Legacy lenses for UV imaging:
Criteria for preliminary selection  

My interest in legacy lenses is mainly in testing the most promising ones in digital near-UV imaging. There are hundreds, or very possibly thousands, of legacy camera lens models on the second-hand market. Only a minority have been tested in UV imaging, and the test results made public vary greatly in detail and reliability.

The most complete lists of lenses that have been found useful in UV imaging are probably those on ultravioletphotography.com.

An additional problem specific to legacy lenses is that models with the same general specifications were often released in numerous variants, some of them differing in optical specifications in ways that directly affect their suitability for UV imaging. Quite often, test results are so hermetically, haiku-like summarized that it is not possible to decide which of the multiple lens variants was actually tested.

Criteria for selecting candidate lenses to test

Testing legacy lenses at random would be very time-consuming, and purchasing them at random for testing very expensive. Therefore, one needs general criteria to identify which lenses may be especially worth testing. Since these criteria are not always reliable, it is possible that this preliminary screening will exclude a minority of lenses that are suitable for NUV imaging in spite of failing one or more of these criteria. In the lack of reliable information from other lens testers, a preliminary choice among legacy lenses of similar focal length, speed and format coverage can be made according to the following criteria:

  • Single-coated lenses are preferable to multicoated.
  • Lenses with few optical elements are more likely to be usable in UV.
  • Thin optical elements are more likely to transmit UV than thick elements.
  • The adhesive used to cement optical elements together (traditionally, Canada balsam) usually absorbs UV. Therefore, lenses with few or no cemented elements are more likely to work acceptably well in UV than lenses with multiple cemented elements.
  • In relatively infrequent cases, the optical glass or lens cement may fluoresce under UV irradiation, causing a veiling glare in UV images.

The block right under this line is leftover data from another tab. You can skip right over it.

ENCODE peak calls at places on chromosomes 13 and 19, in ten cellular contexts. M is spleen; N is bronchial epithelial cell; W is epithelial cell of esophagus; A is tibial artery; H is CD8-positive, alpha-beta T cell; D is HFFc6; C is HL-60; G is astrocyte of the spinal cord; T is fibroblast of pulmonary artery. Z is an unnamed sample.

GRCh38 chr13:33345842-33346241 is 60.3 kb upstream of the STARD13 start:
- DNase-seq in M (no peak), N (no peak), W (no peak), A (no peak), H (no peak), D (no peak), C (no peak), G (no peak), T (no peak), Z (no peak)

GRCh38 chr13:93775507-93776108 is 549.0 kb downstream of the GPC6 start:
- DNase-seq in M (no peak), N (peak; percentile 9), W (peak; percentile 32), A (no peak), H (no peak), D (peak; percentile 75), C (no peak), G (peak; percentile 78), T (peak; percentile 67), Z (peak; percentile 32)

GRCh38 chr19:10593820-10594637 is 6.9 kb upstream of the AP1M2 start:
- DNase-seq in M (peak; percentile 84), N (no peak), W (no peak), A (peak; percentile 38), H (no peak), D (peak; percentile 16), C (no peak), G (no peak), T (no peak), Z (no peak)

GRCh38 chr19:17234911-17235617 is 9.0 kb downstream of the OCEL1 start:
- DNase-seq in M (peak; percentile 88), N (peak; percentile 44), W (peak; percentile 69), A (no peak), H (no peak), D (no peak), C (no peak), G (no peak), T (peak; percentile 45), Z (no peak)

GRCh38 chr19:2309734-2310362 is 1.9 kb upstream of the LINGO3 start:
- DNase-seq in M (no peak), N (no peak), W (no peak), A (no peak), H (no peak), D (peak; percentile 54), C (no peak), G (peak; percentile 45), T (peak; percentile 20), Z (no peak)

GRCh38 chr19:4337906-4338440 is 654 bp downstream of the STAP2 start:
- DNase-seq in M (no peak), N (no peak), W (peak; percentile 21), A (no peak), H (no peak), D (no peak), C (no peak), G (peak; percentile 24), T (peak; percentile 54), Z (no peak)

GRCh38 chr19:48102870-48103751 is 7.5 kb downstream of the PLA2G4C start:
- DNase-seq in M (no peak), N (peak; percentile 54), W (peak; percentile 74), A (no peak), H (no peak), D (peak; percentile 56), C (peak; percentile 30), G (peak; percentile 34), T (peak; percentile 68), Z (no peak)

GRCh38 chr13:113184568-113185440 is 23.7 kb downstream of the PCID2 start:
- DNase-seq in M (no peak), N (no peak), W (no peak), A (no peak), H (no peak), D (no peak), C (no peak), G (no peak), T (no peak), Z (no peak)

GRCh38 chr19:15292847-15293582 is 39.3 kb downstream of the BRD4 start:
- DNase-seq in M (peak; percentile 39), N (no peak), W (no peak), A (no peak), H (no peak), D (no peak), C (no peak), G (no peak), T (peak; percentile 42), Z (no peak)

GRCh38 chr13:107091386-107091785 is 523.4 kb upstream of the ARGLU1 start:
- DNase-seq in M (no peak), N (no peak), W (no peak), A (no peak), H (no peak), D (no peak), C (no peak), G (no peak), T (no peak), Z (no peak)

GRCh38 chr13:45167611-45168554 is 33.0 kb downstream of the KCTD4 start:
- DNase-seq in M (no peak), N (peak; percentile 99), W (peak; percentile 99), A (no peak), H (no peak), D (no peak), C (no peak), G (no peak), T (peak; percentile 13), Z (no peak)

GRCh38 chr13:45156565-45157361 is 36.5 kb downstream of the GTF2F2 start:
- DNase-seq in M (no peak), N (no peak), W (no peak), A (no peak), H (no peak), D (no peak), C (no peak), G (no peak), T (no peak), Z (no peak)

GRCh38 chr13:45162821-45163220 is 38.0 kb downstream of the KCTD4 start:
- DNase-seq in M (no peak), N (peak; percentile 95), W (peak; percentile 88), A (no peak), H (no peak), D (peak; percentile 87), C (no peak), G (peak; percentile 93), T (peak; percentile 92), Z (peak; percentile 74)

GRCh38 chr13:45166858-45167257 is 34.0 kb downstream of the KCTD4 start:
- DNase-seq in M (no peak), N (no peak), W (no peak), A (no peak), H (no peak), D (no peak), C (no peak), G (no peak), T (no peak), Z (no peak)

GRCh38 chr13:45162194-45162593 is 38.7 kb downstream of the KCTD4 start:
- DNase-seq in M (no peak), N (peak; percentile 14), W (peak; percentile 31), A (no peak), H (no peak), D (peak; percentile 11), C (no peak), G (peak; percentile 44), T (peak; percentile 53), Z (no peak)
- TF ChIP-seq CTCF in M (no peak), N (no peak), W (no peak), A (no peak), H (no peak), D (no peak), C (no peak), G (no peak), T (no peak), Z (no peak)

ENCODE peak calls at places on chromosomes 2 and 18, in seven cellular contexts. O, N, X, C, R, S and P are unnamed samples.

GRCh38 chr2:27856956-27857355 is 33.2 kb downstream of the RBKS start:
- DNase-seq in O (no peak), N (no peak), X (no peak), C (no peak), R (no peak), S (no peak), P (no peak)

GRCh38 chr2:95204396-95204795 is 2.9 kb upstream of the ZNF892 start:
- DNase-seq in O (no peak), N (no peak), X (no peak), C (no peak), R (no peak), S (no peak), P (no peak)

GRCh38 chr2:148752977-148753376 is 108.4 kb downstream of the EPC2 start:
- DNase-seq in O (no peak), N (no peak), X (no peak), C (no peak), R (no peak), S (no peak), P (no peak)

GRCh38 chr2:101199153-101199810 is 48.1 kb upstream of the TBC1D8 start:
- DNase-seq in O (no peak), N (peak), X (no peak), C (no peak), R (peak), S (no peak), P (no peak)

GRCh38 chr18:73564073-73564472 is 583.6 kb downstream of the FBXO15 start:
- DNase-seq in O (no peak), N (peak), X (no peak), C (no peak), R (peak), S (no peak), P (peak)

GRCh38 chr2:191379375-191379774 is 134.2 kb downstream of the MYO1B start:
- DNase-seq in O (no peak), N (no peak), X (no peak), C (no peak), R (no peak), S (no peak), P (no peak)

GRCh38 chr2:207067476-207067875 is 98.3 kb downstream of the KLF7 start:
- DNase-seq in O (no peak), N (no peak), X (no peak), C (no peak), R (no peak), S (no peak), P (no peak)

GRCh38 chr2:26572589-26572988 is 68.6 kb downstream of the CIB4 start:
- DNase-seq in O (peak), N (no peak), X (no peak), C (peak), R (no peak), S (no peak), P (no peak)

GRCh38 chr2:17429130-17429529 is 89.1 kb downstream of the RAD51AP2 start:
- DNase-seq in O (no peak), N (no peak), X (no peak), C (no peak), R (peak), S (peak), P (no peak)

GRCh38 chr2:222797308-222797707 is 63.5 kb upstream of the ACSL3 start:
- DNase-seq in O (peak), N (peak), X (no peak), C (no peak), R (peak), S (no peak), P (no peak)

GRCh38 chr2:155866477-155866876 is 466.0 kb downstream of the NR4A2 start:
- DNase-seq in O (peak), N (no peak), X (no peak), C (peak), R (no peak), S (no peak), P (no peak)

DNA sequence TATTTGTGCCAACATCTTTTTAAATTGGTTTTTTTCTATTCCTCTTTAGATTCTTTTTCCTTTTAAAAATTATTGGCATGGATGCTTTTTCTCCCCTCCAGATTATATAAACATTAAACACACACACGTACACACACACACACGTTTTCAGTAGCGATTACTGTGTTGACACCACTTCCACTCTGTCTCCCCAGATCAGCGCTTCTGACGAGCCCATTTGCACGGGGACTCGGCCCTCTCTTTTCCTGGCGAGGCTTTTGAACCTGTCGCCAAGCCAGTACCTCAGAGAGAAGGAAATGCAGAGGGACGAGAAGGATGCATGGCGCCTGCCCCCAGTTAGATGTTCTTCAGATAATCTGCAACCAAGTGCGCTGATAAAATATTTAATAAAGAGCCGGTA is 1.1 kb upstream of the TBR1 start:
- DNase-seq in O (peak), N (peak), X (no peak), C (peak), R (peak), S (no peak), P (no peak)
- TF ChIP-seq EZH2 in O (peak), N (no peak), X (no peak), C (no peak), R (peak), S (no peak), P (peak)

Single-coated elements usually display a bluish surface reflection. Multi-coated elements can give green, red, magenta etc. reflections. Early multi-coated lenses often had a multi-coated front element and single-coated inner elements. This was probably done to reduce the cost of multi-coating, which was initially high. This cost became later so low that, in the 21st century, virtually all optical elements are multi-coated, regardless of actual need. Multi-coatings are generally optimized for the specific function of an optical element, and therefore, in modern lenses it is common to see different types of multi-coating on the different elements.

UV transmission

Without a sufficient UV transmission, a lens is not usable for UV imaging. However, just like knowledge is only the beginning of wisdom, UV transmission is only the initial criterion for choosing a legacy lens suitable for UV imaging. A lens that transmits UV well is by no means guaranteed to be suitable for UV imaging. This is discussed in the following sections.

Just how well a lens should transmit UV to be useful is debatable. Modern digital cameras with Bayer sensor, after being converted to "full spectrum", typically can record 340 nm radiation with one or two stops of attenuation with respect to 365 nm. They can still be used for imaging down to about 310-320 nm, although sensitivity is so reduced in this range that images are typically quite noisy or require a very powerful UV-enabled electronic studio flash. Lenses designed for UV imaging often (but not always) transmit sufficient amounts of UV to allow imaging at 320 nm (with up to a couple of stops of attenuation with respect to VIS). In general, legacy lenses can be used if they display a maximum of 3 to 4 stops of attenuation with respect to VIS at the shortest wavelength of interest. Many legacy lens models are usable only down to about 380 nm, a few down to 360 nm, and a handful down to 310-320 nm.

Chromatic aberration in UV

Whether a lens is suitable for NUV imaging depends also on its image-forming properties in the NUV. A lens may transmit sufficient amounts of NUV and produce a sharp image at a given NUV wavelength, for example around the 365 nm produced by typical UV LEDs. However, if this lens displays a massive amount of axial and/or lateral chromatic aberration across the NUV range, it will produce a fuzzy image when used with the broader-spectrum NUV from solar radiation or xenon flash tubes. I discovered that a few legacy lenses, which looked promising because of their decent NUV transmission, are affected by poor broadband-UV image resolution to such a massive degree to make them useless for NUV imaging.

For the above reason, tests with a monochromatic light source (e.g. a 365 nm LED torch) often give misleading results about the suitability of a lens for NUV imaging. In fact, I have seen tests with 365 nm LED torches that give virtually identical results with apochromatically corrected UV lenses and with cheap general-purpose lenses that perform poorly with a broadband UV source like sunlight. In conclusion, other than by testing image quality with a broad-spectrum NUV source, there is no practical way to detect whether a lens displays this problem.